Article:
Colonel Mustard With A Candlestick
The Design Is In the Details
William Feathers once said: "Beware of the person who can't be bothered by details.”
Dig deeply into any work of art, any novel of note, and amongst its mountain of details you will find its excellence. Broad ideas, bold strokes, and colorful images are the signal posts of our world and how we navigate it, but it is only in the details that we can truly see its beauty.
Design is no different than any other endeavor. No matter the apparent simplicity of the work, there are always an array of complicit details that make it shine. A professional designer is aware of this and strives with every project to focus on the little things that separate the ordinary from the extraordinary, the competent from the effective.
In building a website too often the ultimate focus is on appearance. But if the underlying structure and thought that goes into it is flawed or lacking the end result will reflect this. As web designers - for most of our clients - we are generalists. We are expected to define the user experience, to tell a compelling graphical story to the target audience, to write copy that is succinct and engaging, and we are expected to meet web standards and deliver a product that is optimized for search engines from the ground up. The more professional we are the more we pay attention to each of these details.
History teaches us many things about great art and artists. One of the greatest - Leonardo DaVinci - is a marvelous example. DaVinci was more than an artist. Quite probably he was one of the greatest inventors and scientists that has ever lived. Unfortunately for all, he lived in a time when the church was just beginning to lose its control on all aspects of daily life, and science, of any kind, was more often than not deemed heresy. DaVinci never published his groundbreaking theories and findings. They only survived in his notebooks.
Still, DaVinci's attention to detail is enlightening. Leonardo DaVinci dissected human cadavers to learn how the body worked in order to draw it better. Some of his drawings are still used in today's medical texts. He conducted experiments on the flow of water in order to better draw and paint it. DaVinci observed that the color of the sky was in part due to light refracting through moisture in the atmosphere.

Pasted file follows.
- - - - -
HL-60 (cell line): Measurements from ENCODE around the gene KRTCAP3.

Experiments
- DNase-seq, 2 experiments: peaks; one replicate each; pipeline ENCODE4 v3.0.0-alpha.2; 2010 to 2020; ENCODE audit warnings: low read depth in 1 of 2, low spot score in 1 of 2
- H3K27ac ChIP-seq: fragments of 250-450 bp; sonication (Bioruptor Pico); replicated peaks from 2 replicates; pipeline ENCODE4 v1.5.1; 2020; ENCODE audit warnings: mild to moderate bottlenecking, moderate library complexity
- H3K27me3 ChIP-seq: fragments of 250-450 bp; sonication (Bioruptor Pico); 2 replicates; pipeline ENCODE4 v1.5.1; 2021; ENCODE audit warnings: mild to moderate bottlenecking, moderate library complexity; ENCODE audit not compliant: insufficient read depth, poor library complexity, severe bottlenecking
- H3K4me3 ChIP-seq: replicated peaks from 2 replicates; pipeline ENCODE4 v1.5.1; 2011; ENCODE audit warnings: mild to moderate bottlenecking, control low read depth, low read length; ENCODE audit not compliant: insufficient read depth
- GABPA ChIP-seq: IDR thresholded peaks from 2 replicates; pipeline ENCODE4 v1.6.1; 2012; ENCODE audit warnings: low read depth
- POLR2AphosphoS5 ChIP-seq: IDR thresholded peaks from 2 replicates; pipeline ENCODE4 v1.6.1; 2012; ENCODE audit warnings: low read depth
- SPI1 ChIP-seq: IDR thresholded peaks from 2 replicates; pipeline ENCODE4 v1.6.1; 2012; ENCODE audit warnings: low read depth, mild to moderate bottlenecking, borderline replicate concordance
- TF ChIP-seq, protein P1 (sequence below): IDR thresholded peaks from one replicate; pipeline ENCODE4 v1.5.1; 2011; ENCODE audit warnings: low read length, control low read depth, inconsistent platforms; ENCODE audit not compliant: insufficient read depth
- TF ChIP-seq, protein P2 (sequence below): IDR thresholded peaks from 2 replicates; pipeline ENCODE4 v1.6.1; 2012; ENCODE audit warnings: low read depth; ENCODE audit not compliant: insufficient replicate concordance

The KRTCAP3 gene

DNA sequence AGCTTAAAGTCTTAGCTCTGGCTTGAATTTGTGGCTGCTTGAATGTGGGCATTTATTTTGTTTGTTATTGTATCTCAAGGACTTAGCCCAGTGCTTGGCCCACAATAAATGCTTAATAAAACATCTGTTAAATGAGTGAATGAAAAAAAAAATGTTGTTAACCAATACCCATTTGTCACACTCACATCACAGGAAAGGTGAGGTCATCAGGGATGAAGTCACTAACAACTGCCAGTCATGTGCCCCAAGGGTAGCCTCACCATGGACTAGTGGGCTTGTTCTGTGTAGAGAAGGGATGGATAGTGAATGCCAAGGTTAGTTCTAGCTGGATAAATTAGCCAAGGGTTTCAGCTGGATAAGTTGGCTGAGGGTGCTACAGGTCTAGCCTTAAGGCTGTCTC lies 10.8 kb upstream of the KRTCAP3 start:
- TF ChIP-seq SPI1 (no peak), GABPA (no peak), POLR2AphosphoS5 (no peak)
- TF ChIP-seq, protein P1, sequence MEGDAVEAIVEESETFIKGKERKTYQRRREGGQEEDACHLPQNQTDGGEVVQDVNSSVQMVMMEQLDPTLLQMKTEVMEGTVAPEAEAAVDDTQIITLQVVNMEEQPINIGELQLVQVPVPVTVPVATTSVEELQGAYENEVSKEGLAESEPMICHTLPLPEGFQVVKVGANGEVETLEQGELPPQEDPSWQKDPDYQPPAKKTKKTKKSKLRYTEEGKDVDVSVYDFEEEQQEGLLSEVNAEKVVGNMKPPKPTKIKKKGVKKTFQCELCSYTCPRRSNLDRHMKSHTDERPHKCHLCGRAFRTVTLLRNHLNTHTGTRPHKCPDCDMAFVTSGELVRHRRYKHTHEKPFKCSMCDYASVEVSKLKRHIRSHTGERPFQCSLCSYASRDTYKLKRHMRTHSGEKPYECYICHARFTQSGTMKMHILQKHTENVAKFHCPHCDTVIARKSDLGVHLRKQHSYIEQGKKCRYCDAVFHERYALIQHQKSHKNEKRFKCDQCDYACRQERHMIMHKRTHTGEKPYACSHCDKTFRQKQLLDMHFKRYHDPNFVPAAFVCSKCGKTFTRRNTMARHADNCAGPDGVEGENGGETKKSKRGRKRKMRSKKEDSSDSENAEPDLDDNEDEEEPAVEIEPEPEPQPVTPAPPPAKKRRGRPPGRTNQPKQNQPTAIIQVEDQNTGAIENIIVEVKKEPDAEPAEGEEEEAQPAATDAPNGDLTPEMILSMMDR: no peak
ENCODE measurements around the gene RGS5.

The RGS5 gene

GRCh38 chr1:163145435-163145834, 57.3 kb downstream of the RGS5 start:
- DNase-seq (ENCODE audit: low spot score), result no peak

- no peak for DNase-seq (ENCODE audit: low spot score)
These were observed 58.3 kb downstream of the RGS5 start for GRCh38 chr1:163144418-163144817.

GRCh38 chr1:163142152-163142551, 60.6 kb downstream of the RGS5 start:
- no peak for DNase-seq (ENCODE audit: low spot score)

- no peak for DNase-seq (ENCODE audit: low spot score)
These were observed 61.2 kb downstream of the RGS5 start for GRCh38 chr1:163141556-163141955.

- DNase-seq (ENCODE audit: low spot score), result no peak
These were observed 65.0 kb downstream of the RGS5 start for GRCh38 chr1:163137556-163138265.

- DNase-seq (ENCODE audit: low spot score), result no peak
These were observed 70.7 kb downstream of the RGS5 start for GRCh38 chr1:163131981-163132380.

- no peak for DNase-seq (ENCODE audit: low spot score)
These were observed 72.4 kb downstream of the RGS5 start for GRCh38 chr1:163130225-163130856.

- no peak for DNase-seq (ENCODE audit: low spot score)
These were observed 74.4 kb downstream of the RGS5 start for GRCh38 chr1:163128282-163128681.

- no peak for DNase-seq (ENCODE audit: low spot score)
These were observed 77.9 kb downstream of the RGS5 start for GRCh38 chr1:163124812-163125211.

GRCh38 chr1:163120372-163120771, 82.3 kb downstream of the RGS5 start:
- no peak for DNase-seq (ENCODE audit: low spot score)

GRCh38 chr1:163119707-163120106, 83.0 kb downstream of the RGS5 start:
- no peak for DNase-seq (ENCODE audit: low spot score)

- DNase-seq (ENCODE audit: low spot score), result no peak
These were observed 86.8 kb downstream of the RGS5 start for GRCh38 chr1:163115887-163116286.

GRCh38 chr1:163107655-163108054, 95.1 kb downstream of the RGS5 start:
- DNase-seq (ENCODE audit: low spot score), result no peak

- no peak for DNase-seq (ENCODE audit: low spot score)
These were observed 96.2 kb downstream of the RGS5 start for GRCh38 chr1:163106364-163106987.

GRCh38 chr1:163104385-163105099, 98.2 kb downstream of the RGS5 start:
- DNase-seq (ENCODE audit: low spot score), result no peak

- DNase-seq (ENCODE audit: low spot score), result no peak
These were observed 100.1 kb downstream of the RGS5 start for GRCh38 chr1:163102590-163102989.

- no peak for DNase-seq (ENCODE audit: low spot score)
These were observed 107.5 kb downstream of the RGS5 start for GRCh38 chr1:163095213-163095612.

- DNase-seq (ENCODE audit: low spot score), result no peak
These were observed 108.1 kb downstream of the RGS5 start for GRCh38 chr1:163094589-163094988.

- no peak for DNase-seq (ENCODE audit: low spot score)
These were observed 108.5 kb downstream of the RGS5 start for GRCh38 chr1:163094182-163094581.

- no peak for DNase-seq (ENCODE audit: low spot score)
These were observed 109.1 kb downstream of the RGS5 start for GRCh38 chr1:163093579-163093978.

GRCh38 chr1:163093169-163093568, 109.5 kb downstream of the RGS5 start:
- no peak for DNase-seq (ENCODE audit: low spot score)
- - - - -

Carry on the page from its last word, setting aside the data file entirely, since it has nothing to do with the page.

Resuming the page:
Another of DaVinci's studies was so groundbreaking that it would take over 400 years to prove him correct. Some time around 1500AD DaVinci wrote and drew in explicit detail the method for flight in birds. He detailed the movement of the wings, the role of feathers and how the bird created lift in order to take flight. It wasn't until the slow motion movie camera was invented - 400 years later! - that his observations were proven correct.
Is it any wonder when we look at the Mona Lisa we see so much more than paint on canvas? This work, and others from DaVinci, are held in the reverence they are today because of the attention to detail the master displayed.
Each of us has the power to understand the importance of detail and to apply it to our work, regardless of the profession. My daughter is a whiz at karate. In testing for a new belt she is required to perform a Kata - an individual routine that is performed in front of everyone and judged and graded.
At Madison's testing to become a blue belt (she was 7 years old) she was the last to perform her Kata out of nearly 50 kids. The kids ranged from 5 to 16 years old, and they were testing at several levels and belts. Some stood out from the others, as expected. But when my daughter took the floor, bowed and then began her routine I was awestruck. This tiny 7 year old was incredibly precise and perfectly balanced. Each movement was crisp and balanced. There was no wasted movement, no bobbles or slight shifts. Each movement had been broken down, dissected and re-assembled in perfect harmony.
I sat there in the gym, one amongst a couple of hundred proud parents and onlookers. Certainly, I thought, they believed the same of their child as I did of mine. I was certain that I was just being a 'Little League' dad. But when the testing finished one parent after another approached me to tell me how incredible my daughter had been. Other people had noticed too. I wasn't being just an overly proud parent.
Walking out of the gym I asked my daughter, "What is karate?"
She looked at me and said, "It's discipline and control."
To exert that sort of discipline and control you have to break down each movement to its smallest detail. Madison had spent hours on her own practicing in her room and in the basement, making certain that each detail was correct.
So much of the details are like a puzzle - fitted together to create the perfect piece of art. In the game of 'Clue' you know that Colonel Mustard did it in the library with a candlestick because along the way you gathered the clues that painted a larger picture. The solution is in the details. Get one of them wrong and you miss solving the puzzle.
We often hear it said that design is communication. Communication takes place on many levels and in many ways. If we are to communicate effectively in design we have to attend to the details. Site structure, meta data, user interface and the target audience, the number of clicks to access important information - all are integral to communicating effectively with our work. All of them - and more - bring home the statement: the design is in the details.
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